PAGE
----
Wednesday, 30 March 2011

Letter to the Editor: Crow-Shooting Inhumane and Ineffective

The morons from the MPAJ Municipal Council wouldn't even let me bathe dogs in peace at the SPCA on Saturday, what with the pellets whizzing past my head and the dogs and cats yelping with fear and diving for cover, so I have decided that I would bring out my secret weapon, and prove that.... The Pen May Indeed Be Mightier Than The Pellet Gun!!!


The peace of the residents of and pedestrians at Ampang Jaya was disrupted on Saturday, 26th March, when MPAJ municipal council officers roamed the area with pellet guns in a crow-shooting operation.

Shooting as a means of controlling the population of crows is cruel and inhumane, as death, if it happens, is often not instantaneous. Birds are often maimed or injured by the pellets, and even if the shooter is an expert marksman, it cannot be denied that accidents may occur, causing injury to non-target birds and other animals. In addition, if the justification for the shooting operations is that the crows have become a nuisance, then it cannot be refuted that the shooting operations also constitute a nuisance. The noise from the pellets fired startle and distress people and other animals, as well as cause other birds to eliminate waste in fear, creating further hygiene problems in locations that are already besieged with cleanliness issues. Shooting crows is also impractical and time-consuming, as the crows take flight after the first shot is released and the shooters then have to cover great distances on foot to look for roosting crows again.

It is not without reason that some areas are more beset with scavenging crow and rodent populations than others. Crows are a symptom and not a cause of the problem of cleanliness. Crows congregate in areas such as hawker centres where food waste is left in the open and where well-intentioned but poorly informed residents leave food out for birds, macaques and other animals. Homeowners and local authorities in North America managed to resolve the problem of scavenging animals by switching to raccoon and bear-proof food storage units and waste bins, thus reducing human-animal conflict. We can adapt these tried-and-tested methods by enforcing regulations to ensure that all household and commercial food waste is disposed of in secure and covered receptacles. Unsanitary eateries and markets must face penalties for failing to comply with these requirements, and consumers must be educated not to patronise eateries that leave food and waste matter exposed. Grills and drain covers can be installed over drains to deter hawkers from pouring food waste into the drains, a dirty habit which leads to water pollution, flash floods and an increase in disease vector populations. Once these food sources are no longer available to crows, their population will disperse and reduce in number.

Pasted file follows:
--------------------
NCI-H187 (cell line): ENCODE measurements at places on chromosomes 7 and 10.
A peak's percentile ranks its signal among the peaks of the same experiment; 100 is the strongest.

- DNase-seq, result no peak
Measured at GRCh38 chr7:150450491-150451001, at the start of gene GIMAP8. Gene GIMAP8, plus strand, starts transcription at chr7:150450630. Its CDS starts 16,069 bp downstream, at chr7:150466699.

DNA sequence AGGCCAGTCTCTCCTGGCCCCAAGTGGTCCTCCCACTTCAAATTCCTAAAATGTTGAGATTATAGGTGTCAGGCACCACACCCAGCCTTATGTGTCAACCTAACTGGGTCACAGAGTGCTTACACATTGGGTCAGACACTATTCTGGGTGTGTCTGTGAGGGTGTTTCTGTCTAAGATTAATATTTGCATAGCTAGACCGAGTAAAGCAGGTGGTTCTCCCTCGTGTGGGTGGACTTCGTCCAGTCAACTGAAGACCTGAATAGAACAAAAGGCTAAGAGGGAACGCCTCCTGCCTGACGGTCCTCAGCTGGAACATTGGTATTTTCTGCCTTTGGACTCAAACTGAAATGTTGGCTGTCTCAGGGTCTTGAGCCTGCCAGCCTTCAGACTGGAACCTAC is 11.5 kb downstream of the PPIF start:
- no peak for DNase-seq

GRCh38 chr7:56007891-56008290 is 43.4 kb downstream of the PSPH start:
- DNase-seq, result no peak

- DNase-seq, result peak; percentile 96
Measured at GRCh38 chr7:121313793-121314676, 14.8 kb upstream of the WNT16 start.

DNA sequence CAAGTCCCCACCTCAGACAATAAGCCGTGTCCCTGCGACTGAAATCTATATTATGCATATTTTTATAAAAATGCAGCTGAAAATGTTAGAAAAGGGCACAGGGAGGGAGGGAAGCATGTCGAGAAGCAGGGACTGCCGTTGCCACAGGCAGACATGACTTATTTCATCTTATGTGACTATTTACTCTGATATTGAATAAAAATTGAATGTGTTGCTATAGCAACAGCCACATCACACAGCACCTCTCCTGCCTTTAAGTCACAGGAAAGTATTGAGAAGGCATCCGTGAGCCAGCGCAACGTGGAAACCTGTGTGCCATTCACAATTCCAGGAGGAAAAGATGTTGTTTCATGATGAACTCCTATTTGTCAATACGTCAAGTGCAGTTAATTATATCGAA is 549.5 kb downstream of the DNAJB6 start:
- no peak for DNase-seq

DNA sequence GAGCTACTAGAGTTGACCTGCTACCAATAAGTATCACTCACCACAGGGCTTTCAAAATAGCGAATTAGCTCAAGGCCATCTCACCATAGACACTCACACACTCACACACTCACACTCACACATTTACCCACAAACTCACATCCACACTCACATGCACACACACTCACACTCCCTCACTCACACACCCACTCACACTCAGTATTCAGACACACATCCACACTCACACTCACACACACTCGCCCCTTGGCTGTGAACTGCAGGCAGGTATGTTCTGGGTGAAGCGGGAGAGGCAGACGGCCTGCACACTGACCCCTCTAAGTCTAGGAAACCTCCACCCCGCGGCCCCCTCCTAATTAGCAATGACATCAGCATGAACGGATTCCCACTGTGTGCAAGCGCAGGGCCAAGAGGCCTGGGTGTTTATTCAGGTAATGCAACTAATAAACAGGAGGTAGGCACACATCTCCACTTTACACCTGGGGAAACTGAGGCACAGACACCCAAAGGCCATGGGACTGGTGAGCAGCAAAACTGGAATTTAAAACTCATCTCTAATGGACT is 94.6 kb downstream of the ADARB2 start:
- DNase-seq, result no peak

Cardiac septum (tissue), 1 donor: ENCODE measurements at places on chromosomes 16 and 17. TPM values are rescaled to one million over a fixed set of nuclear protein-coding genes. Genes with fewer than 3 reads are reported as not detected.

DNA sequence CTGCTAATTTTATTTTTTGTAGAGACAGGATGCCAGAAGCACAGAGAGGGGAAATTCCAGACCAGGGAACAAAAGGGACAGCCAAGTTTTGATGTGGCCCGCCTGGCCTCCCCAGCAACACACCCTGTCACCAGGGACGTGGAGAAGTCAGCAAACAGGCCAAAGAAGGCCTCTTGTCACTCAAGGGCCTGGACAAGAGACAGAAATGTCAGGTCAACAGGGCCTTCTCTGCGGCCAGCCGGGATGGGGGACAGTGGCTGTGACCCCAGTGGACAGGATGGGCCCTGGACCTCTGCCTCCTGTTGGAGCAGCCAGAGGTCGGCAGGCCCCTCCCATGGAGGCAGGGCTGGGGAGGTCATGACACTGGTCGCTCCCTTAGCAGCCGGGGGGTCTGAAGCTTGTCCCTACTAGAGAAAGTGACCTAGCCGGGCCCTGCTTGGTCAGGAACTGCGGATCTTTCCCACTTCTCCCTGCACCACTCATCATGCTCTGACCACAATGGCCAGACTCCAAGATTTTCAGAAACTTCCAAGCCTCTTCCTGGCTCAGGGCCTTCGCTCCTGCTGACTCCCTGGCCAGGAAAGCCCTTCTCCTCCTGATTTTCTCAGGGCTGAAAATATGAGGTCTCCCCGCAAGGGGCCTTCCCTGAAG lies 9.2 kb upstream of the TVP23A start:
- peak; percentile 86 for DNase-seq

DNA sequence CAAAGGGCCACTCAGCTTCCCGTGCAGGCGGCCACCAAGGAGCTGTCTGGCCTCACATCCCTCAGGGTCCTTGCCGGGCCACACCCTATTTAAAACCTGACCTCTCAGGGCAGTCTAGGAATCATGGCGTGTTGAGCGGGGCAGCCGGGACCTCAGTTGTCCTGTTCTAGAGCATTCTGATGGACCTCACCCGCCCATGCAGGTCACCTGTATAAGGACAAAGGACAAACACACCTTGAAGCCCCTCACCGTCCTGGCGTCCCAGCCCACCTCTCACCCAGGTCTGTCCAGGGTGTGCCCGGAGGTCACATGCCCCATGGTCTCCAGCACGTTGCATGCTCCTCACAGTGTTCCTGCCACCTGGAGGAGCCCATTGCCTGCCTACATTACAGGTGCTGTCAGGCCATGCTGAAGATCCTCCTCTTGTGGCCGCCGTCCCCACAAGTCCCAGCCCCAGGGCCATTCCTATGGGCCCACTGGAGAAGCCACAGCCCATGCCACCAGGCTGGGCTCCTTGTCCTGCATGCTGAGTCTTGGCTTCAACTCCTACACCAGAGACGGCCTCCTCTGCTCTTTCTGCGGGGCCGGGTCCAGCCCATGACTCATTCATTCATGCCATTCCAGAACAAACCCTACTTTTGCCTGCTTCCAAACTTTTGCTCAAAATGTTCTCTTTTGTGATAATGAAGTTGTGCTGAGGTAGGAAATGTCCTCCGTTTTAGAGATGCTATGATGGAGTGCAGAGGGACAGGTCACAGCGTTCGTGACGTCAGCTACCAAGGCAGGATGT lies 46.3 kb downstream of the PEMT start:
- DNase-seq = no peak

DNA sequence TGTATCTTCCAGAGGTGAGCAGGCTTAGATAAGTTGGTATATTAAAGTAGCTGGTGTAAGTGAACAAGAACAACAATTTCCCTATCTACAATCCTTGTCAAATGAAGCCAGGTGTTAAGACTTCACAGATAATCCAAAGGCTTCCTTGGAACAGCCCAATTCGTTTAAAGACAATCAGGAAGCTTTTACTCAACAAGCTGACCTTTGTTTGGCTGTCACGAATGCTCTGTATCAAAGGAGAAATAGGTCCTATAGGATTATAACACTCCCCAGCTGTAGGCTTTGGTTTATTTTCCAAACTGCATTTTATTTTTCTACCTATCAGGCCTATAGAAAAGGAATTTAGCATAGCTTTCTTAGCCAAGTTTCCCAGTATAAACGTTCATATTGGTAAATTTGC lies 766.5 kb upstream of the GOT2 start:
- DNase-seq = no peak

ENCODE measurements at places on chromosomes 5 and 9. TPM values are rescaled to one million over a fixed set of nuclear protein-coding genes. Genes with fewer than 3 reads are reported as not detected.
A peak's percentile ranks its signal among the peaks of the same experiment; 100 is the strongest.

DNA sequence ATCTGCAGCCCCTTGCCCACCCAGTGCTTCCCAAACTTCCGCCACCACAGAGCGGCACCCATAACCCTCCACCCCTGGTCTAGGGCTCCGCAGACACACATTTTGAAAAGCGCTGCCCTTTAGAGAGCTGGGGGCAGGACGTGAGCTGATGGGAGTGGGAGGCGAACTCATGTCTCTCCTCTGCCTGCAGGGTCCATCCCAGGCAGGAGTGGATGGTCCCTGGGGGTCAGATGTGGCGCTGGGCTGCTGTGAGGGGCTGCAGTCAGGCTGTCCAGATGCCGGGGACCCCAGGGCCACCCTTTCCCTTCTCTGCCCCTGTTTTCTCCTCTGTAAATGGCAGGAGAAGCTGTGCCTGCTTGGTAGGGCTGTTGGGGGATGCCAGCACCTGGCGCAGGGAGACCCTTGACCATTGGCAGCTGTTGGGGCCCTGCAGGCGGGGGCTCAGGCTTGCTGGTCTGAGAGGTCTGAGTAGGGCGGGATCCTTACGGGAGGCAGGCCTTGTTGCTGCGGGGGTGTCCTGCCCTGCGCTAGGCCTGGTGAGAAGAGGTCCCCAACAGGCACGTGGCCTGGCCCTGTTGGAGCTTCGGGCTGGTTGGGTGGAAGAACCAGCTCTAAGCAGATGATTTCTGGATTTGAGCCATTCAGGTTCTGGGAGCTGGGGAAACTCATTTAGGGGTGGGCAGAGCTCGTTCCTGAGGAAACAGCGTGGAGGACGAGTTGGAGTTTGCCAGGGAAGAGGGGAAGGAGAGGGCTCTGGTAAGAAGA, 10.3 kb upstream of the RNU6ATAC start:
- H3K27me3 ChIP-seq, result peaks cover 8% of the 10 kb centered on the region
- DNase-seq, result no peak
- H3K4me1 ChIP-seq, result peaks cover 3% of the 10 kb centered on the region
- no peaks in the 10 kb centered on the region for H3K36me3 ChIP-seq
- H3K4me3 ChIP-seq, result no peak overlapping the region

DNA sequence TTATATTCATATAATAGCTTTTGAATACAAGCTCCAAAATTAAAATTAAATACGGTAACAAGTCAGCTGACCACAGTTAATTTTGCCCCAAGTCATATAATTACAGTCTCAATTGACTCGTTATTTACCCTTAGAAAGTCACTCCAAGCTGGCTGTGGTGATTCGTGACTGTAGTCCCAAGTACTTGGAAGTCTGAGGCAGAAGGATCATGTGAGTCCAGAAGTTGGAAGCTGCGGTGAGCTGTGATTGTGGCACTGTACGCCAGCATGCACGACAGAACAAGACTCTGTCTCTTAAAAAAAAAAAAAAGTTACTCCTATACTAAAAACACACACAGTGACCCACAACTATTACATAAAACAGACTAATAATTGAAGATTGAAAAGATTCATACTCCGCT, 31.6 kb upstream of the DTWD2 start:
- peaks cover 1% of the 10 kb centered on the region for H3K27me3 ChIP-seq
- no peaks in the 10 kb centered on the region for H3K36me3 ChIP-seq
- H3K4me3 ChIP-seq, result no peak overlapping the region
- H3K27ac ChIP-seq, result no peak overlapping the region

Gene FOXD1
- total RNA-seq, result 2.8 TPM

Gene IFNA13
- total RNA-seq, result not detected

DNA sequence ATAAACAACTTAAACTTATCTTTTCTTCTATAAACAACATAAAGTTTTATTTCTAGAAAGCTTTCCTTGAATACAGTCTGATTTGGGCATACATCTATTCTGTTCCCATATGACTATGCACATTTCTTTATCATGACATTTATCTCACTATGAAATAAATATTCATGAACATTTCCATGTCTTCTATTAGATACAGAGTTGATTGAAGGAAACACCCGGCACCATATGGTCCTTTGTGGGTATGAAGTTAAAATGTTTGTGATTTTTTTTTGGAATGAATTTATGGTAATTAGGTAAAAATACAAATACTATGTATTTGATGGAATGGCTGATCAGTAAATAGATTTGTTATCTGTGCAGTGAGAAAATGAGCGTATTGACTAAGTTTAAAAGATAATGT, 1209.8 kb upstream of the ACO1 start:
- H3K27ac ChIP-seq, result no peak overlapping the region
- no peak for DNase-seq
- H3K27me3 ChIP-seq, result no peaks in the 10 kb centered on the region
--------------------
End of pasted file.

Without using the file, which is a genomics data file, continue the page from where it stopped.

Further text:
Despite popular belief, crows are not prolific breeders. They breed between April to July each year, mostly in large trees with big crowns. Understanding the natural history of the common house crow is essential if we are to find ways to manage their population. Municipal workers can be trained to identify crow nests and eggs and remove and destroy the unhatched eggs instead of killing adult crows.